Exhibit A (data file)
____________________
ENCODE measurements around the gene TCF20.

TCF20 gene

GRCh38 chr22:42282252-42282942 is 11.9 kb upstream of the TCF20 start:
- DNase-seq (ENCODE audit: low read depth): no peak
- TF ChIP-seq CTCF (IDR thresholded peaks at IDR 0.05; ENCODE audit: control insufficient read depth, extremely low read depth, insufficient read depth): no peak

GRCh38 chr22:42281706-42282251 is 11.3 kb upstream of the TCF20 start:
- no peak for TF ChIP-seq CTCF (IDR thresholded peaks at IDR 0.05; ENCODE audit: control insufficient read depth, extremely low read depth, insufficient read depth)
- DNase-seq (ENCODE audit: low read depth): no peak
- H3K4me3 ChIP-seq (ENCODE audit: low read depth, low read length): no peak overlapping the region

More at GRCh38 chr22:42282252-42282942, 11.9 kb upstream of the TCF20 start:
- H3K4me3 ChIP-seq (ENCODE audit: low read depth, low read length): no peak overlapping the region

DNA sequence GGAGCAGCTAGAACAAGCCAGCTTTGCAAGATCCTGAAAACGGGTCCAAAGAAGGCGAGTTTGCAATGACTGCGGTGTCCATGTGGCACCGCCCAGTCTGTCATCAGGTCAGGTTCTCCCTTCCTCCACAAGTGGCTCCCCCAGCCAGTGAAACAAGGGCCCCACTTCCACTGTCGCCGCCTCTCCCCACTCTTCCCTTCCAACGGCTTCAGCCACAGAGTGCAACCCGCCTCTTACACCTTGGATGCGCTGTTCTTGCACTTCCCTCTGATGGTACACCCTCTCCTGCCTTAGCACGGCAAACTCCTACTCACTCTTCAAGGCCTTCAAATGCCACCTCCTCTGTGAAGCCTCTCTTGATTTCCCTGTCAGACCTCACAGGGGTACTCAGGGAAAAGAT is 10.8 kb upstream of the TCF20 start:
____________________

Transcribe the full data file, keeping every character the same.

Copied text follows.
ENCODE measurements around the gene TCF20.

TCF20 gene

GRCh38 chr22:42282252-42282942 is 11.9 kb upstream of the TCF20 start:
- DNase-seq (ENCODE audit: low read depth): no peak
- TF ChIP-seq CTCF (IDR thresholded peaks at IDR 0.05; ENCODE audit: control insufficient read depth, extremely low read depth, insufficient read depth): no peak

GRCh38 chr22:42281706-42282251 is 11.3 kb upstream of the TCF20 start:
- no peak for TF ChIP-seq CTCF (IDR thresholded peaks at IDR 0.05; ENCODE audit: control insufficient read depth, extremely low read depth, insufficient read depth)
- DNase-seq (ENCODE audit: low read depth): no peak
- H3K4me3 ChIP-seq (ENCODE audit: low read depth, low read length): no peak overlapping the region

More at GRCh38 chr22:42282252-42282942, 11.9 kb upstream of the TCF20 start:
- H3K4me3 ChIP-seq (ENCODE audit: low read depth, low read length): no peak overlapping the region

DNA sequence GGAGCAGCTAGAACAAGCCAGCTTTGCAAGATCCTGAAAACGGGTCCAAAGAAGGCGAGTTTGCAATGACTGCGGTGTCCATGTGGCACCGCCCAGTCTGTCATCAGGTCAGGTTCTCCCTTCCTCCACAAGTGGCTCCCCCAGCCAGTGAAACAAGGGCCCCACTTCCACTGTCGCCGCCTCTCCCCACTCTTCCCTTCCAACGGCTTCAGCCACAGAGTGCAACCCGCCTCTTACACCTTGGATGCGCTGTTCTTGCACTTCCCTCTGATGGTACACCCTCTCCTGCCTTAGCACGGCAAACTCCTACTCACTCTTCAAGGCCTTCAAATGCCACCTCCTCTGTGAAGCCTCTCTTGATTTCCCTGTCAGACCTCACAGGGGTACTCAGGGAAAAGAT is 10.8 kb upstream of the TCF20 start: